To climb and cruise at supersonic speeds, the Blackbird’s Pratt & Whitney J-58 engines were made to operate constantly in afterburner. Even though this would seem to dictate higher fuel flows, the Blackbird really achieved its greatest "gas mileage," in terms of air nautical miles per pound of fuel burned, for the duration of the Mach 3+ cruise. A typical Blackbird reconnaissance flight might call for many aerial refueling operations from an airborne tanker. Each time the SR-71 refueled, the crew had to descend to the tanker’s altitude, normally about 6,000 m to 9,000 m (20,000 to 30,000 ft), and slow the airplane to subsonic speeds. As velocity decreased, so did frictional heat. This cooling effect triggered the aircraft’s skin panels to shrink significantly, and those covering the fuel tanks contracted so a lot that fuel leaked, forming a distinctive vapor trail as the tanker topped off the Blackbird. As quickly as the tanks had been filled, the jet’s crew disconnected from the tanker, relit the afterburners, and once again climbed to high altitude.
Air Force pilots flew the SR-71 from Kadena AB, Japan, all through its operational profession but other bases hosted Blackbird operations, as well. The 9th SRW sometimes deployed from Beale AFB, California, to other areas to carryout operational missions. Cuban missions have been flown straight from Beale. The SR-71 did not begin to operate in Europe until 1974, and then only temporarily. In 1982, when the U.S. Air Force primarily based two aircraft at Royal Air Force Base Mildenhall to fly monitoring mission in Eastern Europe.
When the SR-71 became operational, orbiting reconnaissance satellites had currently replaced manned aircraft to collect intelligence from sites deep inside Soviet territory. Satellites could not cover each geopolitical hotspot so the Blackbird remained a vital tool for international intelligence gathering. On numerous occasions, pilots and RSOs flying the SR-71 offered details that proved important in formulating effective U. S. foreign policy. Blackbird crews offered essential intelligence about the 1973 Yom Kippur War, the Israeli invasion of Lebanon and its aftermath, and pre- and post-strike imagery of the 1986 raid carried out by American air forces on Libya. In 1987, Kadena-based SR-71 crews flew a quantity of missions more than the Persian Gulf, revealing Iranian Silkworm missile batteries that threatened industrial shipping and American escort vessels.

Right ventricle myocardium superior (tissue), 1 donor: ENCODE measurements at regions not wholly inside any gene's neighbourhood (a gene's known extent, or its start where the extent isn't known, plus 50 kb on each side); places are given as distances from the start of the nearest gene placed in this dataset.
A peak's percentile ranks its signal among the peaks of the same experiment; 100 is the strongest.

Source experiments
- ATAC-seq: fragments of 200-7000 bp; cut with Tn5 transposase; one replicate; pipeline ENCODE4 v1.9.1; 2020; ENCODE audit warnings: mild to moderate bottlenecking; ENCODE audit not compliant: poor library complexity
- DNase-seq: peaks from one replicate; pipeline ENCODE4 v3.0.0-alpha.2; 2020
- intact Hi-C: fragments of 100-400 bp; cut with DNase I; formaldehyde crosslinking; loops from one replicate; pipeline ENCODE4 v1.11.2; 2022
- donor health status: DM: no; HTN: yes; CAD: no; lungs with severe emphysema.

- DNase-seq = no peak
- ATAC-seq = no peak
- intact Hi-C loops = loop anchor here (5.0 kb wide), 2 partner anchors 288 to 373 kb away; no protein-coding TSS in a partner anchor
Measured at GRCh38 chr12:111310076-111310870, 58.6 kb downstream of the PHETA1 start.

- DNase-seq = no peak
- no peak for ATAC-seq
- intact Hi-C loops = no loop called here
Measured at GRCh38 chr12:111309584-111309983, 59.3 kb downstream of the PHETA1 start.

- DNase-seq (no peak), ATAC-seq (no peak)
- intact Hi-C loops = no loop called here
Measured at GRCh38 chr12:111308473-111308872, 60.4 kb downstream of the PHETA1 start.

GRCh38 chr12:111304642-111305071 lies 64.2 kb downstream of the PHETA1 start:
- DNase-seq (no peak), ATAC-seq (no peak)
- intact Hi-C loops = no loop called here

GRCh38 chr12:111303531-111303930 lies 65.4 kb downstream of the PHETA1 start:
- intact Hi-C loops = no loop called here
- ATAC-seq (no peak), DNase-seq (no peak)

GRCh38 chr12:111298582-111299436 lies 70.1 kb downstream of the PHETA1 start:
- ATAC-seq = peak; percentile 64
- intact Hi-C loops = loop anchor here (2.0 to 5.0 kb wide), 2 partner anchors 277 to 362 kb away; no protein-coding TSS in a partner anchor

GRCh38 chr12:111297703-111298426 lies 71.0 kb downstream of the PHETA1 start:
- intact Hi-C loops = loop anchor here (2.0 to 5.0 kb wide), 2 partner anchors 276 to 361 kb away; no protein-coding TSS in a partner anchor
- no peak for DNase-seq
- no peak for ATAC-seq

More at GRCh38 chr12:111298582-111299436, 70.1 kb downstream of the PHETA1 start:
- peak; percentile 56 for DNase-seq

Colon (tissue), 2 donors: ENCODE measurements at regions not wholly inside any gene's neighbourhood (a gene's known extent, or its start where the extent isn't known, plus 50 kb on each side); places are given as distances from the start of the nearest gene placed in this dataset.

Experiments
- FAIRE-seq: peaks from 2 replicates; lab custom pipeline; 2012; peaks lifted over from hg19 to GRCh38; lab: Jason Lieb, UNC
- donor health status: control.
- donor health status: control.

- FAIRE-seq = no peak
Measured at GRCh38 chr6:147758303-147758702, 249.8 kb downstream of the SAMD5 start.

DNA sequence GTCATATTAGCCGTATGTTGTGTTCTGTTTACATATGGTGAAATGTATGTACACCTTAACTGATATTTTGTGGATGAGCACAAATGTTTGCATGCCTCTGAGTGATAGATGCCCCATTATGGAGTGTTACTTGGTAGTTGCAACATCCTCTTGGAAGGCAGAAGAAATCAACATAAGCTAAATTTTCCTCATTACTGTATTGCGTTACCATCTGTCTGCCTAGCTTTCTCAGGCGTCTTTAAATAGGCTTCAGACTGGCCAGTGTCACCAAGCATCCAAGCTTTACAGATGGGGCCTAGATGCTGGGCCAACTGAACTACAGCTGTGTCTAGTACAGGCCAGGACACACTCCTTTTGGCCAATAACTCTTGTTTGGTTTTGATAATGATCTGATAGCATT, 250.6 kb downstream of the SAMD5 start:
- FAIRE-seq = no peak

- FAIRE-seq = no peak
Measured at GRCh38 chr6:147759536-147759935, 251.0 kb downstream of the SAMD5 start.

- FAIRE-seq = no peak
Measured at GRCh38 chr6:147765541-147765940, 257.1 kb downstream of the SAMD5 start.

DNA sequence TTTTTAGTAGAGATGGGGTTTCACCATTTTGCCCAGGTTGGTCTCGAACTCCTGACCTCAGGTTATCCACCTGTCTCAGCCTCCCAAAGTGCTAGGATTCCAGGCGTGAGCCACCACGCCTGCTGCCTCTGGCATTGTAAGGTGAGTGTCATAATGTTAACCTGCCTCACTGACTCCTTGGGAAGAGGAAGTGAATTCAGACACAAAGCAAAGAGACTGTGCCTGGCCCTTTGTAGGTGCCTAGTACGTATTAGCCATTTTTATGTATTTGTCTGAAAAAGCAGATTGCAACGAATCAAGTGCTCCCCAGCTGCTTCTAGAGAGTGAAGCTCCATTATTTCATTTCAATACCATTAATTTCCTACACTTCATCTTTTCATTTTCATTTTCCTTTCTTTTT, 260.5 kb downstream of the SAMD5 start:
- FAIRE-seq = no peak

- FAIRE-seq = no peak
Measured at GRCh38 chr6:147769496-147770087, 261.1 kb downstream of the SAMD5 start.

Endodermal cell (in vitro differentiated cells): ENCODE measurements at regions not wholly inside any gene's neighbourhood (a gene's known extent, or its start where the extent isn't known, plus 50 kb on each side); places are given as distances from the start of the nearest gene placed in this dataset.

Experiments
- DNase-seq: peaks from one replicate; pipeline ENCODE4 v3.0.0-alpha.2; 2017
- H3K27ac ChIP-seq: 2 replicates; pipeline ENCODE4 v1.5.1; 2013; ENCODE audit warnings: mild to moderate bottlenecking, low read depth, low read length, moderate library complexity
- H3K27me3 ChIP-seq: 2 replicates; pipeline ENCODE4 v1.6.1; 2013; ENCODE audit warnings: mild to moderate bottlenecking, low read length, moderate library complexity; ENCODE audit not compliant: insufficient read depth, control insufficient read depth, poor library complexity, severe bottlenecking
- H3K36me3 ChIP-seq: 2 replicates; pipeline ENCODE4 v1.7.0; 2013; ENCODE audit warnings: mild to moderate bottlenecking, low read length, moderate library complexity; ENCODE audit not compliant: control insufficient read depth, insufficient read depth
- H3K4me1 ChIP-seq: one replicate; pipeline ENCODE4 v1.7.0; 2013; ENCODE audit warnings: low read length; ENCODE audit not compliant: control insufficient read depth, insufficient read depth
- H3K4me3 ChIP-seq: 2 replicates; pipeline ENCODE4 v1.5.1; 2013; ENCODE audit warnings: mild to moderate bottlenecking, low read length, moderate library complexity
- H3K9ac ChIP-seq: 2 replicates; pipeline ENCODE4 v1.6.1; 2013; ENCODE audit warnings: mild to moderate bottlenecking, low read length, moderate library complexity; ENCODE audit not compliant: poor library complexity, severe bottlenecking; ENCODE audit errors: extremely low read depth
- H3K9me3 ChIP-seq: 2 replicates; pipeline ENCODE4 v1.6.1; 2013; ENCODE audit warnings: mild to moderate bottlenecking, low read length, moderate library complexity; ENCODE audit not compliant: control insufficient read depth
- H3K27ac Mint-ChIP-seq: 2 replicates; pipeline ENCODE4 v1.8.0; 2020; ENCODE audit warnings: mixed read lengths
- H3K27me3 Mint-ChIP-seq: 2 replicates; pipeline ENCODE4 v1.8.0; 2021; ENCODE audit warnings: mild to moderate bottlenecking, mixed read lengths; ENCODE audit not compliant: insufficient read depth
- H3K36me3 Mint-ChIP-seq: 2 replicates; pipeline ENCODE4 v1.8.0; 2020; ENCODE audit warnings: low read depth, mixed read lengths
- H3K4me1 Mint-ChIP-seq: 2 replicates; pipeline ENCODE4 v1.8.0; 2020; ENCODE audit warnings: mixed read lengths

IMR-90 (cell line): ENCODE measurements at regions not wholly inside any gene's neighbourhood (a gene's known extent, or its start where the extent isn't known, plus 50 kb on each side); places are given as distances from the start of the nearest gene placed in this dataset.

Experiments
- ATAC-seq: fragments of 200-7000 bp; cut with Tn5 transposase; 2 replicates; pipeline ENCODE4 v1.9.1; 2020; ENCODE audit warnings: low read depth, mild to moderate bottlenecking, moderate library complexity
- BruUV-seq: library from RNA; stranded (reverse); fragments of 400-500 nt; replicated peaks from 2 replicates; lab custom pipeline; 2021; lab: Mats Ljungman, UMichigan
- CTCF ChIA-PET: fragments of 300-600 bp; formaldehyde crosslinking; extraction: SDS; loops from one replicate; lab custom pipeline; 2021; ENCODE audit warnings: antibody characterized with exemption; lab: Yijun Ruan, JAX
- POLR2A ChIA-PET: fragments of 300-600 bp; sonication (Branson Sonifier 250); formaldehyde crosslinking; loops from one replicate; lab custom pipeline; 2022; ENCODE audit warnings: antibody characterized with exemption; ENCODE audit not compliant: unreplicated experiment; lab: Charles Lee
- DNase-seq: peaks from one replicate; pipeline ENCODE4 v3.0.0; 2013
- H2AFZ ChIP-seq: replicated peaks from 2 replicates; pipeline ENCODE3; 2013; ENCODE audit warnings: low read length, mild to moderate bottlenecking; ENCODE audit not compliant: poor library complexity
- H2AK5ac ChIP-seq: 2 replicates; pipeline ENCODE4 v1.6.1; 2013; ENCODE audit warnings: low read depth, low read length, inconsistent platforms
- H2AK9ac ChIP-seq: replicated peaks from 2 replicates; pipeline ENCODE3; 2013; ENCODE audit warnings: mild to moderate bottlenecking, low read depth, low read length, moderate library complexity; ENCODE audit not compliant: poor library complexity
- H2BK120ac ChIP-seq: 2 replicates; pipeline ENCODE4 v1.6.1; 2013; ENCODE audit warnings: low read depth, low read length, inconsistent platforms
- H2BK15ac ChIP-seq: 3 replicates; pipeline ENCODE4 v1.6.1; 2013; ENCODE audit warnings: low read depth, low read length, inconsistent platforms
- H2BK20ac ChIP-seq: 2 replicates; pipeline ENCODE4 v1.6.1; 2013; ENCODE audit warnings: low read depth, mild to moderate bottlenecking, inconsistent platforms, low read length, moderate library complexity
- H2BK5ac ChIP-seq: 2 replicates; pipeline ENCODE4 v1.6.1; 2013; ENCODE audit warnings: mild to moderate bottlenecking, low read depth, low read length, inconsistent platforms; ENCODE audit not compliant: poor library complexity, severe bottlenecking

As the efficiency of space-primarily based surveillance systems grew, along with the effectiveness of ground-primarily based air defense networks, the Air Force started to shed enthusiasm for the expensive plan and the 9th SRW ceased SR-71 operations in January 1990. Despite protests by military leaders, Congress revived the program in 1995. Continued wrangling over operating budgets, even so, soon led to final termination. The National Aeronautics and Space Administration retained two SR-71As and the one particular SR-71B for higher-speed investigation projects and flew these airplanes until 1999.